Friday, August 28, 2009

Canada Goose Wild Rice

A handful of Canada Goose wild rice from Fort Assiniboine, AlbertaAnother mind blow. Today Judy showed up with a bag of Canada Goose wild rice from Fort Assiniboine. This shocked me. Partly because it is an expensive, luxurious ingredient. Partly because as a child I was fed mostly potatoes, so rice always seemed exotic to me. (Wild "rice" is actually a misnomer: it's the seed of zizania grasses, which are not part of the rice family, though they are closely related.) Anyways, turns out it's indigenous to lakes across Canada and the northern United States.

Monday, August 24, 2009

Raspberry Liqueur

Ever since Neil brought me a recipe for limoncello from Capris, I've been eager to try some sort of fruit infusion of alcohol. My surplus of raspberries from Roy's seemed like divine providence. Here is my recipe for raspberry liqueur.

A shot of homemade raspberry liqueur
Raspberry Liqueur
(adapted from a souvenir-bar-towel recipe for limoncello...)

  • 750g raspberries
  • 750mL Everclear grain alcohol
  • 750mL water
  • 750g white sugar
  • 500mL lemon juice, strained of pulp and seeds

Pour the grain alcohol and raspberries into a large glass container. Mash the berries, cover the mixture tightly, and leave for two weeks. This is the infusion.

Pour the infusion through a wire strainer to remove the berry pulp. Discard said pulp.

Make a simple syrup of 750g white sugar and 750mL of water on the stove. Cool to room temperature and combine with berry infusion.

None of the acidity of the berries survives the infusion stage. At this point, with the darker raspberry flavour, the strong taste of alcohol, and the sickly sweet syrup, the solution honestly tastes a lot like cough medicine. It needs the transforming power of lemon. Mix in the lemon juice, and allow some time (a few days?) for the flavours to combine. Strain through a coffee filter to remove the finer sediment.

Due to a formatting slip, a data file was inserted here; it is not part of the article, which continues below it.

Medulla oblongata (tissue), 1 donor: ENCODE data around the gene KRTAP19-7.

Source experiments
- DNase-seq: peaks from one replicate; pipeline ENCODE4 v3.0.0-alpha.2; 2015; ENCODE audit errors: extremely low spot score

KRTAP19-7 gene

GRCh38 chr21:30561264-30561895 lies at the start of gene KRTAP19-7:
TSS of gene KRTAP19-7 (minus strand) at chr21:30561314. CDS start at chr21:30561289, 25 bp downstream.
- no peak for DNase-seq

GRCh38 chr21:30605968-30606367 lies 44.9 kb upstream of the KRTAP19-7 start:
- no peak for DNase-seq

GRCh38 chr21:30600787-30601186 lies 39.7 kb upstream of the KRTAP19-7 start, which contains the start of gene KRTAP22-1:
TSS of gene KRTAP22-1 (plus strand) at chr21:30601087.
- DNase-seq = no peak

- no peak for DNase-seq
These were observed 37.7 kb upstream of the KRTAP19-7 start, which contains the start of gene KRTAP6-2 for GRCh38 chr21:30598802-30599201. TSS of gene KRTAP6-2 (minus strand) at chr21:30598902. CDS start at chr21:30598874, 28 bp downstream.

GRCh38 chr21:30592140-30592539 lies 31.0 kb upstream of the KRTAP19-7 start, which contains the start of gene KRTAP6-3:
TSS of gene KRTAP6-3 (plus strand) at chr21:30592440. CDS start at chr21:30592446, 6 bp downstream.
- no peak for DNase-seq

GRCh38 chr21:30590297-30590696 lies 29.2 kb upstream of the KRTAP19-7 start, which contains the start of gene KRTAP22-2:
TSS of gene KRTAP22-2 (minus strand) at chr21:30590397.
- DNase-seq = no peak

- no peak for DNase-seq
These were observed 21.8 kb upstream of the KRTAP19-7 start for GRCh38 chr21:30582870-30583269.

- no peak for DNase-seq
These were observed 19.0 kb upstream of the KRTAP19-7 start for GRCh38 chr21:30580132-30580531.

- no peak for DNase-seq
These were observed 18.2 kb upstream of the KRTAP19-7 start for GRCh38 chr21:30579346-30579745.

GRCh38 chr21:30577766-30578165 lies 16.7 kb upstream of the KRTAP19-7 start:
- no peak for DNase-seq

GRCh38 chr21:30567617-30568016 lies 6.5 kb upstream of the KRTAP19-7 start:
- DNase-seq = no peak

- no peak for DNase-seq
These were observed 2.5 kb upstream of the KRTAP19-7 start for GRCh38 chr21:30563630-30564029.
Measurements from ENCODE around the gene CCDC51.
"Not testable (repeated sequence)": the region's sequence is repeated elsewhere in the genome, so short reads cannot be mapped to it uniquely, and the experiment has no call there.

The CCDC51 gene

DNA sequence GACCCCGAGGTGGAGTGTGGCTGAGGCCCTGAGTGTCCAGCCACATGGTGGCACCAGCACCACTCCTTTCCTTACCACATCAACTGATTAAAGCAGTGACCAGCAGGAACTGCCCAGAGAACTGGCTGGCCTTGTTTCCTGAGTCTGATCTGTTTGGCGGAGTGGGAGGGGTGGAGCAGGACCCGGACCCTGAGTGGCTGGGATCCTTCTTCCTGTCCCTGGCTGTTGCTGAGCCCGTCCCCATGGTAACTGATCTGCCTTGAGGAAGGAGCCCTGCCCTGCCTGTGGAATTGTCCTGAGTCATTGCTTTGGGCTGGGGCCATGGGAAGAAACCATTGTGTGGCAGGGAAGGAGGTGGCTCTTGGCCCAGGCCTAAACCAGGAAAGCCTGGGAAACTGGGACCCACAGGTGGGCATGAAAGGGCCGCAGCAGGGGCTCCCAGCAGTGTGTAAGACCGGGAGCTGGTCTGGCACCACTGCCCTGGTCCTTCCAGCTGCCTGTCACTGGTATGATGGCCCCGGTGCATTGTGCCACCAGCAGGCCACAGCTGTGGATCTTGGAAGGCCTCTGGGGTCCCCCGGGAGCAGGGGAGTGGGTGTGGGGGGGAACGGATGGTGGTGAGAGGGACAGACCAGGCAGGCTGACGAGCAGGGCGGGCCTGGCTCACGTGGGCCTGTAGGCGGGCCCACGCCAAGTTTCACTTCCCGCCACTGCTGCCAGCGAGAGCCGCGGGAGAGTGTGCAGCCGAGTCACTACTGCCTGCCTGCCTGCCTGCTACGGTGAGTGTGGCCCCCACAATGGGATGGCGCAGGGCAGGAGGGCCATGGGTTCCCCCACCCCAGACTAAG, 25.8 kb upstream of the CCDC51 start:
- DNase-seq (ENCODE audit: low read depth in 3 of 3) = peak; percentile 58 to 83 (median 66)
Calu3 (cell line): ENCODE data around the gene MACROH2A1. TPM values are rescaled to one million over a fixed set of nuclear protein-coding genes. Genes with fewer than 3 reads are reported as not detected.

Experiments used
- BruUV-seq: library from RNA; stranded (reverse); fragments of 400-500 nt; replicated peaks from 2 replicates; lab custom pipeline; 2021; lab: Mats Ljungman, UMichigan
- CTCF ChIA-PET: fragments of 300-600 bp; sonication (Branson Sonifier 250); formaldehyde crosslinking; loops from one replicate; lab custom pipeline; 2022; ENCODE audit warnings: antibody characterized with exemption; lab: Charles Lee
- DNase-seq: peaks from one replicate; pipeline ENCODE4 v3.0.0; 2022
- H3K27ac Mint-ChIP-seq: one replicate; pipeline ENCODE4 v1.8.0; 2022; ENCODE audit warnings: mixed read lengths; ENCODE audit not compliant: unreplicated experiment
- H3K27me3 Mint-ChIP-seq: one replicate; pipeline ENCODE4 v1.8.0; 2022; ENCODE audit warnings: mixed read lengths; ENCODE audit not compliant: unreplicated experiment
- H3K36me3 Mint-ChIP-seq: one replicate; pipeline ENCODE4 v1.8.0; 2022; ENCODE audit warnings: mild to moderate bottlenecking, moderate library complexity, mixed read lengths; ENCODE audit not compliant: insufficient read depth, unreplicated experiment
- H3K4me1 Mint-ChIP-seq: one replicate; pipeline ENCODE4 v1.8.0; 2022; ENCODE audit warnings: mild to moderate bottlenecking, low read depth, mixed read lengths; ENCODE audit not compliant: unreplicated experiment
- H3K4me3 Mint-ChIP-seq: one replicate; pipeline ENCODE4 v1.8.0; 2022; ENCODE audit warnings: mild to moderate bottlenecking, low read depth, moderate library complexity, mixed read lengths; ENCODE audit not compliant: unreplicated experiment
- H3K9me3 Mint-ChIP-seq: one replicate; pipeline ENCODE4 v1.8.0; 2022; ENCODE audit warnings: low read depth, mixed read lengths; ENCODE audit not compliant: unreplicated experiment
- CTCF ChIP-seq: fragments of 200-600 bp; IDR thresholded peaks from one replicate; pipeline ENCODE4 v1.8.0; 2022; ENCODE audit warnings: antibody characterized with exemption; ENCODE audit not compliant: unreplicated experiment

I finished with about 2.5L of liqueur which was almost 30% alcohol by volume. At this strength, somewhere between a stiff schnapps and vodka, I was expecting to have to dilute my liqueur with pop. However, when poured over ice, it is surprisingly (and dangerously?) easy to drink straight. Summer in a glass.

Friday, August 21, 2009

Raspberry Jam

Homemade raspberry jam on Treestone Bakery breadIt's the height of berry season, and I just picked several pounds at Roy’s Raspberries, west of the city on highway 16A. The bulk of the harvest was frozen for later use as ice-cream topping and crumble filling, but plenty of berries were kept for experimentation. With Lisa’s recent purchase of a garage-sale canning pot, my first project was a winter’s supply of raspberry jam.

I was happy to find the following recipe for traditional raspberry jam: one volume raspberries and one volume white sugar. It’s ridiculous to measure raspberries by volume, but I’m a sucker for a simple ratio. As I was working with honey instead of sugar, my recipe and process looked like this:
  • Two parts heated, mashed raspberries.
  • One part heated honey.
  • Simmer until thickish.
  • Jar.
The jam tasted great: much brighter than the store-bought variety. Much seedier, too. This was my first experience canning food, and it went fairly smoothly, I think. If in a year I have botulism, I'll change my answer.
When I mentioned to people at work that I spent my day off making jam, I was confusingly dubbed “Aunt Jemimah” for the rest of the week.